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Apple cured Canadian Bacon w/ the Q-view- Part One & Part Two. Completed

post #1 of 12
Thread Starter 

Hello All,

 

My local grocery was having a great sale on whole bagged pork loins, and as it happens, the wolverines I call my family, wiped out my Canadian Bacon cache over the Holidays. I have always done my Canadian Bacon similar to my Buck Board Bacon and Belly Bacon, Dry cured, but finished with an overnight apple cider or apple juice brine to plump up the finished product.

 

This time, I thought I would try things a bit differently and take you along for the ride, if you have any interest. I started out with Pop's "brine for any occasion" as  starting point, but of course, I couldn't help myself and tarted it up a bit. I really like the apple juice finish as it adds both moisture, and a nice flavor profile. Since the Ph of Apple Juice is pretty high, my feeling was the acid level will make it safe for a longer brine cure, so here we go...

 

 

Here is my recipe:

 

2 quarts apple juice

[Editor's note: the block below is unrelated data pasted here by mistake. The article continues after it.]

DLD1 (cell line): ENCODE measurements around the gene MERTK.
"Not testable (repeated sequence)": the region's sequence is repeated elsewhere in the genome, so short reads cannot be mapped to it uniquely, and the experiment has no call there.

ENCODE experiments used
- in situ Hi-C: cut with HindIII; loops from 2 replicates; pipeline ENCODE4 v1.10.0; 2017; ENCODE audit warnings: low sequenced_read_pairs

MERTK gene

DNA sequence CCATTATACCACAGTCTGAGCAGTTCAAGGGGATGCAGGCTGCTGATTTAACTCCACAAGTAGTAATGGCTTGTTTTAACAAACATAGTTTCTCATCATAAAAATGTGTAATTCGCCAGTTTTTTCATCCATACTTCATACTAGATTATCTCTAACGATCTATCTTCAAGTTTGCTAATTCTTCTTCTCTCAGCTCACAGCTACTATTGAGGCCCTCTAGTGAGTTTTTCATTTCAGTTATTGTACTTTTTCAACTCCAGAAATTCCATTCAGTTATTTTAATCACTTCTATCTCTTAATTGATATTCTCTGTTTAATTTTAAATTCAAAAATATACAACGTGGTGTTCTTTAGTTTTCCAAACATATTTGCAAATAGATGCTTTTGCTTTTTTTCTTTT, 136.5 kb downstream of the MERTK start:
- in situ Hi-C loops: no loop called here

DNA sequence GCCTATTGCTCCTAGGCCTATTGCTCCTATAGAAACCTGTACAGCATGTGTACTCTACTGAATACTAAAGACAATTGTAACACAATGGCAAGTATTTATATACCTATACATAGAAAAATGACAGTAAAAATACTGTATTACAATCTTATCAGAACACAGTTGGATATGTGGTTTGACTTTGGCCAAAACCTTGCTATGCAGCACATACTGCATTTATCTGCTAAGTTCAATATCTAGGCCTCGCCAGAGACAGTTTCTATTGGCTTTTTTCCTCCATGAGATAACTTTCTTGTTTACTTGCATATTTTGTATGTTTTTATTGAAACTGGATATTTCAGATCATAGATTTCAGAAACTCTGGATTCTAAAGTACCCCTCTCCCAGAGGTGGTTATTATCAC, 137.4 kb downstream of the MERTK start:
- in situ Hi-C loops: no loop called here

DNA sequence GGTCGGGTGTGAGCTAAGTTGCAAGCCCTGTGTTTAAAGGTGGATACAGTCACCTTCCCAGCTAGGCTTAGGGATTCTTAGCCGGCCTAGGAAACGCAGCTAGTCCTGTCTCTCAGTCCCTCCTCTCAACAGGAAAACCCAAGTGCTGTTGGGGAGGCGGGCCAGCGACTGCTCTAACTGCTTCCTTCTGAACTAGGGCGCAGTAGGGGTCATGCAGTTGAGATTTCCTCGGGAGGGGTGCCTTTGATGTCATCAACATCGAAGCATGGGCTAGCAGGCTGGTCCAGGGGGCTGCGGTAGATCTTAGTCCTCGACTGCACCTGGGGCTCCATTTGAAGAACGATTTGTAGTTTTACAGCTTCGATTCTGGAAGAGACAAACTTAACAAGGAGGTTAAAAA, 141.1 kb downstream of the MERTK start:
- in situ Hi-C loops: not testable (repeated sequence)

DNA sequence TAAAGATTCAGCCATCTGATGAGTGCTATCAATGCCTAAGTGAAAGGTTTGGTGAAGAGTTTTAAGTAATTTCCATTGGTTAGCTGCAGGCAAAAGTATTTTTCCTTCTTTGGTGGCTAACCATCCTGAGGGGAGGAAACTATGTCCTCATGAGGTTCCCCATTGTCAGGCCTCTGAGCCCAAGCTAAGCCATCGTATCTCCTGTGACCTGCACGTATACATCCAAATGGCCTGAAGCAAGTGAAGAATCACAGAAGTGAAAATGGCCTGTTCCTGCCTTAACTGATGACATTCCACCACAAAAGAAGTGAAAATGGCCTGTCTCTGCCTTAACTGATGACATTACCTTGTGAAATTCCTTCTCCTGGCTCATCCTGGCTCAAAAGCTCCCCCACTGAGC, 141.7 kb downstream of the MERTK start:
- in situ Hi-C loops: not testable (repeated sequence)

2 quarts filtered water

1 Cup white sugar

1 Cup Brown Sugar

3/4 Cup Sea Salt

1 oz. Cure #1 (Pink Salt)

6 fresh Bay Laurel Leaves

1 1/2 Tablespoons whole Allspice

2 Tablespoons Whole black Peppercorns

8 # whole pork loin

 

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Whisking the wet ingredients together.

 

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I have the great fortune of being able to grow a Bay Laurel tree in my yard. I love using it's leaves, they are so ridiculously fragrant and delicate. here are some freshly picked and washed leaves, along with the Jamaican Allspice and Black peppercorns for the brine.

 

 

After mixing the wet ingredients, I reserved about a pint for injecting into the loins, which I had cut in half for ease of handling. I used a brine injector for the first time on this project, and was very taken with its performance. It was very interesting to watch the loins plump up before your eyes while the brine goes in. I will pose the question to the group now: since I have injected the loins with brine, can I reduce my curing time? the conventional wisdom is to hold cuts of this thickness for 12-14 days of curing. Can I cut that down since I injected the meat so thoroughly with brine?